We hold that appellant Satterfield waived this claim on appeal by failing to properly object at trial. See State v. Thomas, 130 Ariz. 432, 636 P.2d 1214 (1981). After the state asked the pathologist whether he had an opinion as to the seriousness of John Hay's injuries, all three defense counsel objected. During the subsequent sidebar conference, the following transpired:

"[Counsel for defendant Seay]: "I merely object to the form of the question. I do think it calls for a legal conclusion. "[Counsel for appellant Satterfield]: "I join in that."

None of the defense counsel objected on the ground of failure to disclose. Furthermore, appellant Satterfield has shown no prejudice as a result of the pathologist's testimony. The state did disclose that the pathologist would testify. Also, defense counsel were aware that testimony would be elicited on the subject of John Hay's injuries. All of the medical experts, including the pathologist, would have based their opinions in part on John Hay's medical records. Challenges to the medical records or to the conclusions drawn therefrom could have been made regardless of who was testifying regarding them. Indeed, *225 the pathologist was subject to more extensive impeachment than the other medical experts might have been because he relied solely on the medical records while the other physicians had actually examined John Hay. On these facts, we find no prejudice and no prosecutorial misconduct.


Appellant Satterfield points to three examples of what he maintains demonstrates that he received ineffective assistance of counsel. To support this claim, appellant Satterfield must prove, by a preponderance of the evidence, that his trial counsel failed to show at least minimal competence. State v. Watson, 134 Ariz. 1, 653 P.2d 351 (1982).

First, appellant Satterfield complains that his trial counsel failed to move for a voluntariness hearing prior to trial. However, he points to no evidence that any of his statements to police were anything but totally voluntary. Appellant Satterfield's trial counsel indicated to the trial court that he did not make voluntariness an issue because there was no evidence to sustain such an argument. Defense counsel is certainly not obligated to make frivolous arguments. Appellant Satterfield has not proven that the failure to move for a voluntariness hearing constituted ineffective assistance of counsel.

Second, appellant Satterfield contends that his trial counsel should not have stipulated to the introduction of a ballistic expert's opinion as to whether the bullet that killed Patricia Hay came from the handgun found in appellant Hankins' van. Rather, appellant Satterfield urges that "had [his trial counsel] refrained from [entering into the stipulation], there might have been an opportunity during cross-examination to establish that the ballistics expert was incorrect as to his opinion * *." Again, he points to no evidence that the ballistics expert could have been impeached. Thus, entering into the stipulation, especially in light of the fact that the expert was unavailable to testify at trial, was apparently a decision of trial tactics; it has not been shown to constitute ineffective assistance of counsel.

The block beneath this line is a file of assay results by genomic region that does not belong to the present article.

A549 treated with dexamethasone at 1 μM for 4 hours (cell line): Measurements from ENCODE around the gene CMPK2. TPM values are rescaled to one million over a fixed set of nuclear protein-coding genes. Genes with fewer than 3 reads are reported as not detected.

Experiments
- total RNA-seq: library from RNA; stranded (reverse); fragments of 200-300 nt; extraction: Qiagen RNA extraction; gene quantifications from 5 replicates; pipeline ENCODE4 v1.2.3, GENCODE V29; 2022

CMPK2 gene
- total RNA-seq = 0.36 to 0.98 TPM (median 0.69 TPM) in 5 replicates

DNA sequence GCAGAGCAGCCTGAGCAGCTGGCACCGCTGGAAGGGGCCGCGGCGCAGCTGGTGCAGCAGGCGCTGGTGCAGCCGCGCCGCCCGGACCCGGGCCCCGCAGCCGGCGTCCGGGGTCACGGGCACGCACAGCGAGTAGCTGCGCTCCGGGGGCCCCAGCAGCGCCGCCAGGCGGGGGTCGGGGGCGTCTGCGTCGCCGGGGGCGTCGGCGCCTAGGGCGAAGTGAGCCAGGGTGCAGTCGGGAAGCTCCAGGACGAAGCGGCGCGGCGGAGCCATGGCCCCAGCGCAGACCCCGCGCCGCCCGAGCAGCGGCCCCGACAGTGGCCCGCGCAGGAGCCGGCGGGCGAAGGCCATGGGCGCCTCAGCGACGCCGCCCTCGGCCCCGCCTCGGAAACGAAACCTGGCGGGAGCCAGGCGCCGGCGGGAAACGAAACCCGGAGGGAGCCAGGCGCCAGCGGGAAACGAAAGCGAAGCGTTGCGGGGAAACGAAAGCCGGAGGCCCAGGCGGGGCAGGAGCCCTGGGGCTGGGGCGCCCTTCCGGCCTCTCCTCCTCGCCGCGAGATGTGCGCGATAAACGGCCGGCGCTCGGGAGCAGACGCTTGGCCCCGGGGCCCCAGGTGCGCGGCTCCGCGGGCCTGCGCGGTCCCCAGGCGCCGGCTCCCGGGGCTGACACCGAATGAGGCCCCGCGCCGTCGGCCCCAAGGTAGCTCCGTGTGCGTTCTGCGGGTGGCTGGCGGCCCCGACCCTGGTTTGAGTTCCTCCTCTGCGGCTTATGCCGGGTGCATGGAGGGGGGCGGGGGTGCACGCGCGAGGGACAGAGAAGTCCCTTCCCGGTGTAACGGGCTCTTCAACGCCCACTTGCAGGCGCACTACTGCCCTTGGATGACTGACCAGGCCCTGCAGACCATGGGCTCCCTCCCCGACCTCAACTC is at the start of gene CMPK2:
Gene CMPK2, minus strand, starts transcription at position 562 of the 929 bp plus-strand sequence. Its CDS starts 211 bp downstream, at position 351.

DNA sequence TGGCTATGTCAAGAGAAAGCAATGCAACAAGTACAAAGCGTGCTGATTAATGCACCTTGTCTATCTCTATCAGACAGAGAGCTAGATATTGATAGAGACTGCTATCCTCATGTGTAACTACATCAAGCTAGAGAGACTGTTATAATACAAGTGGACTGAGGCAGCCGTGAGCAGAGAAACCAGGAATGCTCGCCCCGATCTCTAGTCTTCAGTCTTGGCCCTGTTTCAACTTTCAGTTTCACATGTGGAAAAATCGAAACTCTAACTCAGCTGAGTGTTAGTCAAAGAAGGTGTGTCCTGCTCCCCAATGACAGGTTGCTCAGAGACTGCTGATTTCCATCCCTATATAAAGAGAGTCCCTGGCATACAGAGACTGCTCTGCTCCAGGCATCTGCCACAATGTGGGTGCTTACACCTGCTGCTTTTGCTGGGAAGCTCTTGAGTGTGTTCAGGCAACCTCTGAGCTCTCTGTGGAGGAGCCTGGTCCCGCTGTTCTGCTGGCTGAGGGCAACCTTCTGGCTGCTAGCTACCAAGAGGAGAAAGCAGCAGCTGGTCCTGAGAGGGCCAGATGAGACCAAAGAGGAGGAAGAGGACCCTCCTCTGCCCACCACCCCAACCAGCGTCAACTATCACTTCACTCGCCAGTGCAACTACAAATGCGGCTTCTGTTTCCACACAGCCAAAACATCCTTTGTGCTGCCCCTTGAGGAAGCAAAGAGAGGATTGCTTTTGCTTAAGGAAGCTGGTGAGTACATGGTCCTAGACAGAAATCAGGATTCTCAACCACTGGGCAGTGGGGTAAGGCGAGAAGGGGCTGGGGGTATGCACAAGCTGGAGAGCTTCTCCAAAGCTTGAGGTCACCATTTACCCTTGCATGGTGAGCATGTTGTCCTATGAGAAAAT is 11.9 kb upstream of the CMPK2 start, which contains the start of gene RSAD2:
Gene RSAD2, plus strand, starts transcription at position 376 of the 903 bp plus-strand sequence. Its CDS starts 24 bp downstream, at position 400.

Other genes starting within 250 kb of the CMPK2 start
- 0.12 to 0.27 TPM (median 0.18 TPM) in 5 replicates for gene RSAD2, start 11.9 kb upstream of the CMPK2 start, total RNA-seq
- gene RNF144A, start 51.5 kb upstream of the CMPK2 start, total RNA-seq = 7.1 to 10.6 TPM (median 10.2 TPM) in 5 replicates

Third, appellant Satterfield complains about another stipulation. Prior to the trial, all parties agreed that (1) the death penalty would not be sought by the prosecution in the event of a first degree murder conviction and (2) that the jury would be so informed prior to trial. Appellant Satterfield acknowledges, as he must, that telling the jury of the stipulation is not per se error. See State v. Van Dyke, 127 Ariz. 335, 621 P.2d 22 (1980). What he argues is that the jury should not have been informed of the stipulation until all parties had rested and the trial court was instructing the jury on the law. He asserts that telling the jury venire panel of the stipulation prior to their actual selection as jurors somehow conditioned the jury to return a guilty verdict. We do not believe this conclusion follows from the facts. Here, as in Van Dyke, the jury was instructed to "not consider the possible punishment" during their deliberations. Although we believe the better practice is not to mention possible sentences or, as in this case, the impossibility of a particular sentence, we hold that neither the entering into the stipulation nor the timing of its presentation to the jury has been shown to be below accepted levels of competence. We find that appellant Satterfield did receive effective assistance of counsel.


In his rule 32 petition, appellant Hankins raised the issue of ineffective assistance of counsel. He enumerated four instances where he thought his counsel was not effective. During the pendency of the rule 32 petition, appellant Hankins abandoned two of these claims. In ruling on the remaining two claims, the trial court found one instance of error but did not find ineffective assistance of counsel. The petition for post-conviction relief was denied. We agree with the trial court's rulings on the remaining two issues and affirm the denial of the rule 32 petition.

*226 Appellant Hankins' first example of alleged ineffective assistance of counsel concerns the direct examination of Angela Seay after she entered her plea agreement. As noted above, Seay invoked her fifth amendment privilege and answered no questions other than her name and address. After her invocation of the privilege, trial counsel for appellant Hankins terminated his questioning. Appellant Hankins contends that his trial counsel should have continued questioning Seay and particularly should have quoted portions of her earlier statements (arguably exculpatory as to appellant Hankins) and asked her if she had made them. Such questioning would have been improper. See State v. McDaniel, 136 Ariz. 188, 665 P.2d 70 (1983). To terminate questioning Seay at the point which he did does not show that trial counsel ineffectively assisted appellant Hankins' defense.